“As the planet warms, a more intense water cycle moves greater amounts of moisture into storms, monsoons and polar regions, increasing the amount and intensity of precipitation. Exploiting a state-of-the-art set of complex computer simulations, this new study paints a worrying picture of future Arctic climate change that is more rapid and substantial than previously thought. More rapid Arctic water cycle change is partly explained by the greater warming depicted by the latest computer models, yet this is not the whole story since the newer simulations also show larger rainfall increases for each degree of warming. The Arctic is already warming more than twice the global rate and climate change here is further heightened by sea ice loss that allows greater evaporation of moisture from the ocean but also a shift from snow to rain and melting of land ice that further alter the environment and the flows of melt water that societies and ecosystems rely upon. This research rings alarm bells for the Arctic and beyond, underscoring the urgency of the immense effort needed to limit and adapt to ongoing climate change.”


Dr Miguel Ángel Morales Maqueda, Senior Lecturer in Oceanography, Newcastle University, said:

“This is a very interesting paper. Climate models have been consistently underestimating the rate of decay of the Arctic sea ice cover in the past. The enhanced warming and sea ice loss projected by the new generation of coupled climate models indicates perhaps a correction to, sadly, more realistic predictions. There is a vast amount of freshwater that is dynamically retained in the Arctic Ocean, notably in the Canadian Basin. This freshwater is released into the North Atlantic during periods when the circulation in the Beaufort Sea weakens. If excess freshwater is brought into the Arctic by a more intense poleward transport of moisture (it does not really matter whether this water falls in solid or liquid form), it is sure to eventually make its way into the North Atlantic, potentially reducing the density of surface waters, weakening the meridional overturning circulation and affecting the entire Northern Hemisphere climate, notable that of northern Europe.”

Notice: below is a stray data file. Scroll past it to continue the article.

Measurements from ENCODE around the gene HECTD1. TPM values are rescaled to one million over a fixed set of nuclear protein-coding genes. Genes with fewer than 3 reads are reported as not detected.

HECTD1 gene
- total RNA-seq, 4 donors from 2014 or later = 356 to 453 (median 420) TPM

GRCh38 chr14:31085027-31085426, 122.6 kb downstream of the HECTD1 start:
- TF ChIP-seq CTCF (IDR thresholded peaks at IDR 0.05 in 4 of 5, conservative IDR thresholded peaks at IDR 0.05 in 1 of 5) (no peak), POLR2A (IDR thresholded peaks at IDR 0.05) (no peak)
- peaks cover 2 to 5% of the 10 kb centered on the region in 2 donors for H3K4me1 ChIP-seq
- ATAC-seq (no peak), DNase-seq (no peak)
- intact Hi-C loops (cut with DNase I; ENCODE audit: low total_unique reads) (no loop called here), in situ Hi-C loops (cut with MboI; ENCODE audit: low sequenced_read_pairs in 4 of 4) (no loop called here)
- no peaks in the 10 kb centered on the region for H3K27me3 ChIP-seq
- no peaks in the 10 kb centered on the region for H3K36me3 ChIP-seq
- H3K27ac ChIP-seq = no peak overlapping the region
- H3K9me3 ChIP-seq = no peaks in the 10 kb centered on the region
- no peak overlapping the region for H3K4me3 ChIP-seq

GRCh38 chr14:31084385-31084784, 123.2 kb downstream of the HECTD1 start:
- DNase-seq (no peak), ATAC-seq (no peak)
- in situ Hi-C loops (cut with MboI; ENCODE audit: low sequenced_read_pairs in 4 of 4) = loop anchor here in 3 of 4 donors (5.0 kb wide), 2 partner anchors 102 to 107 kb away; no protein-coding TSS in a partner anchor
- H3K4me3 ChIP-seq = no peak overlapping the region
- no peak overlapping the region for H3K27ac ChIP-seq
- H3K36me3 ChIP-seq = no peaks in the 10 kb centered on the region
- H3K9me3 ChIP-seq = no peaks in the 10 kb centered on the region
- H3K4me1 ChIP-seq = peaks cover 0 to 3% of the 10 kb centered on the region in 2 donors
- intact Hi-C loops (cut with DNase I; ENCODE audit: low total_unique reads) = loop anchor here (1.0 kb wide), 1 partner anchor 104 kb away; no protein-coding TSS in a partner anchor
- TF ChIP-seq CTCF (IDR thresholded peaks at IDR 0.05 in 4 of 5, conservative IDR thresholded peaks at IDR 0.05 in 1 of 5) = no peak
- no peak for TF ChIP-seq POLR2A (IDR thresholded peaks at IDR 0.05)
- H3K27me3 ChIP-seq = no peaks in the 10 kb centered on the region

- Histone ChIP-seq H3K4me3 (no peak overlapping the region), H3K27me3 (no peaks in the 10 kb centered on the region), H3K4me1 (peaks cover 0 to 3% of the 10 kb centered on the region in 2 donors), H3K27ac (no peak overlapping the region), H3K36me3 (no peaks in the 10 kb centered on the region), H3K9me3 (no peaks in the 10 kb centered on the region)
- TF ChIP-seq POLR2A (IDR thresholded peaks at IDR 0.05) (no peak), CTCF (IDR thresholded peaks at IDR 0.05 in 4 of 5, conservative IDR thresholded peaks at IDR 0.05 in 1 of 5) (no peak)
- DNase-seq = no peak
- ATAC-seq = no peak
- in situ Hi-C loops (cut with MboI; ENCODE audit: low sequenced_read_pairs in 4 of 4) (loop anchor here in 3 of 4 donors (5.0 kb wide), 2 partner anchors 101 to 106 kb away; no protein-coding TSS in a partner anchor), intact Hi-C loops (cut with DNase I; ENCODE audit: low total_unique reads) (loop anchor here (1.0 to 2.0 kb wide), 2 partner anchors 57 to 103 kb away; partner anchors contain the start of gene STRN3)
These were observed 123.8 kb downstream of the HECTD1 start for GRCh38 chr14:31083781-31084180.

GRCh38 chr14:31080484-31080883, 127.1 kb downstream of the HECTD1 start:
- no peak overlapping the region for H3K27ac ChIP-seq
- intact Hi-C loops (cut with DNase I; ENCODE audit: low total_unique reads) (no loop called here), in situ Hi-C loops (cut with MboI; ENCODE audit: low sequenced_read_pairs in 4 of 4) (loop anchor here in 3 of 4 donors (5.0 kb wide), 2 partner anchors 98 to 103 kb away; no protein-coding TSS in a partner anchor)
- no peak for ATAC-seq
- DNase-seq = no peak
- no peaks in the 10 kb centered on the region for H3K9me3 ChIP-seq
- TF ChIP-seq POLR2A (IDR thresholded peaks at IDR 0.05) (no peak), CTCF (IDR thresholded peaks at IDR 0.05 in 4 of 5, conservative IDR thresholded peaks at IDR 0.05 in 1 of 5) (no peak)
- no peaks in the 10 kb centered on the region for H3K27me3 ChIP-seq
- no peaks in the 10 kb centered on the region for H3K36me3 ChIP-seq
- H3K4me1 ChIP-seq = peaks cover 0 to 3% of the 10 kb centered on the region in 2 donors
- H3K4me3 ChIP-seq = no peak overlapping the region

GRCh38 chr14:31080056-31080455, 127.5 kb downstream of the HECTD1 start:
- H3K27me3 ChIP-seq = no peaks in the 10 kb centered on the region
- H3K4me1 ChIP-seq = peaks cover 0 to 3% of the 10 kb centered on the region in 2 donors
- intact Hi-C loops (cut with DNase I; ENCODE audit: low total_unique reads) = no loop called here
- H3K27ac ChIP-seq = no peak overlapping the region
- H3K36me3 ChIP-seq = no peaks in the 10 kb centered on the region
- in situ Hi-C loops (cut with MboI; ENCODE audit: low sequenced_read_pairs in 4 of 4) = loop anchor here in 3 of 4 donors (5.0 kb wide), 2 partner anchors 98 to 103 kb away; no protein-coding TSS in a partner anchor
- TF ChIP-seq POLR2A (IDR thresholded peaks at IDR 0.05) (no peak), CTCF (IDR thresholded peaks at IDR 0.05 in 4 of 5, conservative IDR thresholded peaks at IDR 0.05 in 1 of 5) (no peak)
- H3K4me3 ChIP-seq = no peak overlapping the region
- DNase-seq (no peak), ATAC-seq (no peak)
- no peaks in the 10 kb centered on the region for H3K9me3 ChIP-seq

Prof Andrew Shepherd, Director of the Centre for Polar Observation and Modelling, University of Leeds, said:

“One of the first regions to be altered by this climatic switch (from snowfall to rainfall) will be the Barents Sea, North of Russia. Its sea ice loss has already affected us by pushing Arctic weather fronts over Europe – such as the Beast from the East. And we can also expect to see the Northern Sea Route used for shipping decades sooner, which will inevitably lead to more vessels getting caught out by freezing ice as has happened this week.”


Prof Bob Spicer, Emeritus Professor, The Open University, said:

“As someone who has studied the paleoclimate of the Arctic (Alaska and Russia) for many years I can say that this research is entirely in line with what the fossil record tells us the Arctic was like during previous episodes of global warmth. Millions of years ago the Arctic was clothed in dinosaur-inhabited forests and sequestered large amounts of carbon which is now still there in the form of huge coal reserves. Climate modelling for these ancient times points to a near permanent cloud cap and high rainfall, and this is entirely consistent with the evidence we find in the rocks.”



‘New climate models reveal faster and larger increases in Arctic precipitation than previously projected’ by Michelle R. McCrystall et al. was published in Nature Communications at 4pm UK TIME on Tuesday 30 November 2021.